Texas Tech golfer Kyle Hogan is the recipient of the NCAA Elite 90 Award for the NCAA championship tournament in Scottsdale, Arizona.
The award is presented to the athlete with the highest cumulative grade-point average at the finals site for each of the NCAA’s 90 championship events. Hogan is a finance major with a 4.0 grade-point average, according to Tech.
The NCAA started the Elite 90 recognitions 12 years ago. Hogan is the sixth winner from Tech.
The others were women’s golfer Kim Kaufman in 2012, track and field athlete Montene Speight in 2015, baseball player Tyler Floyd in 2017, basketball player Davide Moretti in 2019 and baseball player Braxton Fulford in 2019.
The eligibility requirements include being a sophomore or above and having been on their team for at least two years at their school.
Texas Tech on Monday announced the launch of Beyond Verified, a name, image and likeness program that the athletics department said is “designed to build and safeguard each student-athlete’s personal brand.”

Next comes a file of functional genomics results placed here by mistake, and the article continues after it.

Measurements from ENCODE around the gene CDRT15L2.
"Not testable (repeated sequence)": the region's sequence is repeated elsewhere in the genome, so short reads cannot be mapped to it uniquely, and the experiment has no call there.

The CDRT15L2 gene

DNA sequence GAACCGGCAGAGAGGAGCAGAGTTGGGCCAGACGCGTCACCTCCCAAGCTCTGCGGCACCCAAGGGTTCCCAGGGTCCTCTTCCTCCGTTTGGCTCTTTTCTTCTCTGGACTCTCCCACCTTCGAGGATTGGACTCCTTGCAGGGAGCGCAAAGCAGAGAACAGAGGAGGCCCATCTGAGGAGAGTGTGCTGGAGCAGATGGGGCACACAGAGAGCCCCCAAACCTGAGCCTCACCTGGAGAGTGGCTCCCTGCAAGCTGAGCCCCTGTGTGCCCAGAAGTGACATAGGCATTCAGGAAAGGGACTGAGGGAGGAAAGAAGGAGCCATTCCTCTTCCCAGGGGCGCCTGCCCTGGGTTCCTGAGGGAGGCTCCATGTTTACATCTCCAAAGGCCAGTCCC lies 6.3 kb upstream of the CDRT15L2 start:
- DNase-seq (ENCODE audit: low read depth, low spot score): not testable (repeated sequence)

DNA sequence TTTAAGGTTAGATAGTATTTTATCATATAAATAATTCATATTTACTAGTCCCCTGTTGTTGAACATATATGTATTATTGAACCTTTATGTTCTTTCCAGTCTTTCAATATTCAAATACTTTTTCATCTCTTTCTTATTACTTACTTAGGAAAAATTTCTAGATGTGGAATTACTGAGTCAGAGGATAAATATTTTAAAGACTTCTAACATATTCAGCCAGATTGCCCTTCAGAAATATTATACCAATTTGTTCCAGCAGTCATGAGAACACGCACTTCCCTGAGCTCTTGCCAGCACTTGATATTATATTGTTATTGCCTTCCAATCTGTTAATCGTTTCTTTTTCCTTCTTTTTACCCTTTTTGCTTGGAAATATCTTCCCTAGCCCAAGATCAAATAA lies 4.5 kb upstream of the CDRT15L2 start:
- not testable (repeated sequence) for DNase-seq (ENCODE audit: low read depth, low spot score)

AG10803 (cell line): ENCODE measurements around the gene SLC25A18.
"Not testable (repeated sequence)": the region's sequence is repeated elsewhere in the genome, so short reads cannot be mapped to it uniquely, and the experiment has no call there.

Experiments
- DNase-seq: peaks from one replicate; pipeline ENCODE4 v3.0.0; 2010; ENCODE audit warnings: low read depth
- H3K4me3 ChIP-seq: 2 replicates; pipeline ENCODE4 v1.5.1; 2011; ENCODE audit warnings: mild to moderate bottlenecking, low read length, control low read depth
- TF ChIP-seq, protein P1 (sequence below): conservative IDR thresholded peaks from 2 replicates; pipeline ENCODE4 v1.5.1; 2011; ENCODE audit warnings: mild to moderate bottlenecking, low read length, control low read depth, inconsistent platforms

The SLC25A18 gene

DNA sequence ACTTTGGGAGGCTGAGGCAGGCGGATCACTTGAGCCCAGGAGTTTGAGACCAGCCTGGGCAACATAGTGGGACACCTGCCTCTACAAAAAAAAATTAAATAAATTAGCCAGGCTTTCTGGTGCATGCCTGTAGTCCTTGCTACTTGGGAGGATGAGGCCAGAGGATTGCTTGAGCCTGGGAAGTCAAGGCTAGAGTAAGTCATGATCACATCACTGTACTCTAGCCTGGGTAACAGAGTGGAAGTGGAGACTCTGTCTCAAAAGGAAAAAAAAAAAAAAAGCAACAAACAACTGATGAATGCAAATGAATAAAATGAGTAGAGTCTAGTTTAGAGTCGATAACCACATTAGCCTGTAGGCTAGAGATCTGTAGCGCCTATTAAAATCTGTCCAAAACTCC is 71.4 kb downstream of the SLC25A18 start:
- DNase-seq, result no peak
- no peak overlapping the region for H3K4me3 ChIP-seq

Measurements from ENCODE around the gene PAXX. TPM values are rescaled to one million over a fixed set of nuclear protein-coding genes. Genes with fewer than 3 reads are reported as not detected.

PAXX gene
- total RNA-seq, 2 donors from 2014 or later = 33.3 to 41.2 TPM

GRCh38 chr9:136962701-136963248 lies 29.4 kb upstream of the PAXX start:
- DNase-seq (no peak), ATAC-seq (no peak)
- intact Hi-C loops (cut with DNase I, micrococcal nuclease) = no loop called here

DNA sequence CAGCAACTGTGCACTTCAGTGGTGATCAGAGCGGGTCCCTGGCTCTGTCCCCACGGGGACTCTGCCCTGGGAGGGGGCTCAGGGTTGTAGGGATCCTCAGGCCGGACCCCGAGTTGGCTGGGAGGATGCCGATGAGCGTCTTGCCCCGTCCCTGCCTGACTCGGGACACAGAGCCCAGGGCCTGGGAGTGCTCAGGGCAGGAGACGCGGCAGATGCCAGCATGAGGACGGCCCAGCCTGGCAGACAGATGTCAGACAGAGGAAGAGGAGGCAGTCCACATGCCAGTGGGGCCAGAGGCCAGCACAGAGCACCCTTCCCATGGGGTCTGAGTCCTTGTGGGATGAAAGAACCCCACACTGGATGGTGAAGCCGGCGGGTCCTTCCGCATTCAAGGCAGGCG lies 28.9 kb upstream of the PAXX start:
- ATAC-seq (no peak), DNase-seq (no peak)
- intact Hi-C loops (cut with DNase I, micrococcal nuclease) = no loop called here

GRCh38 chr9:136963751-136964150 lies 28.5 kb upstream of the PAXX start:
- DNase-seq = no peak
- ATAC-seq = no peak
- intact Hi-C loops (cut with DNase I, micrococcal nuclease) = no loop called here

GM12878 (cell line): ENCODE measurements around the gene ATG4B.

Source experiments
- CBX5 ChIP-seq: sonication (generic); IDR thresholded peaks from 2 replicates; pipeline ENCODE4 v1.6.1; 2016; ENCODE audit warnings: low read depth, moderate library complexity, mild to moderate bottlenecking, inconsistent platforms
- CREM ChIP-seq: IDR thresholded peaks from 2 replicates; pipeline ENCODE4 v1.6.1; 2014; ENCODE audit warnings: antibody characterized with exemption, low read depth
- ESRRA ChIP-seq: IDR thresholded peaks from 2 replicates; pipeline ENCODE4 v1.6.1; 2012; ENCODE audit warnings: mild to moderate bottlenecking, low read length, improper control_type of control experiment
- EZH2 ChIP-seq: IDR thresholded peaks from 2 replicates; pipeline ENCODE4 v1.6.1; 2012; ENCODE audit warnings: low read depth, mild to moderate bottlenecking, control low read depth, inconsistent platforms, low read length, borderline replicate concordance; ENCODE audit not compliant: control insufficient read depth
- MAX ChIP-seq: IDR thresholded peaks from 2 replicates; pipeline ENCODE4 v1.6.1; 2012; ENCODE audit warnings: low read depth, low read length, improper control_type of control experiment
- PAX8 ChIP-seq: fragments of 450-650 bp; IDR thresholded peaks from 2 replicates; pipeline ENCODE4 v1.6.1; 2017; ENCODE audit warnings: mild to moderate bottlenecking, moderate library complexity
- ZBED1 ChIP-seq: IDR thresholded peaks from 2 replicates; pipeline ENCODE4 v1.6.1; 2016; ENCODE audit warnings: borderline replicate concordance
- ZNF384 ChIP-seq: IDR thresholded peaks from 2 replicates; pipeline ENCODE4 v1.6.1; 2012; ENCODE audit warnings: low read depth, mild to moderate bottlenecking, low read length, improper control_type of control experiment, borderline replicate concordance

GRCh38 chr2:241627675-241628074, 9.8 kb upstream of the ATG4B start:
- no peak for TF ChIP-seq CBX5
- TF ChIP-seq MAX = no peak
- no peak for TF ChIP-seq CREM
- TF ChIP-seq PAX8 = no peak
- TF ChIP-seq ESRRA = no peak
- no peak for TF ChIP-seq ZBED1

The Athletic recently reported 16 states have passed legislation pertaining to name, image and likeness, the laws to take effect this summer in six states and over the next four years in the other 10 states. The NCAA is expected at some point to pass its own name, image and likeness legislation to standardize policies across the country.
Under such legislation, college athletes will be allowed to make money from third parties off their name, image and likeness. That could take the form of profiting from autograph sales, endorsements, social-media channels or giving sport-specific lessons, among other possibilities.
Schools may not pay athletes directly.
Tech said its new program “will provide industry leading tools for student-athletes to build and grow the reach of their name, image and likeness, while learning to protect their personal business assets.”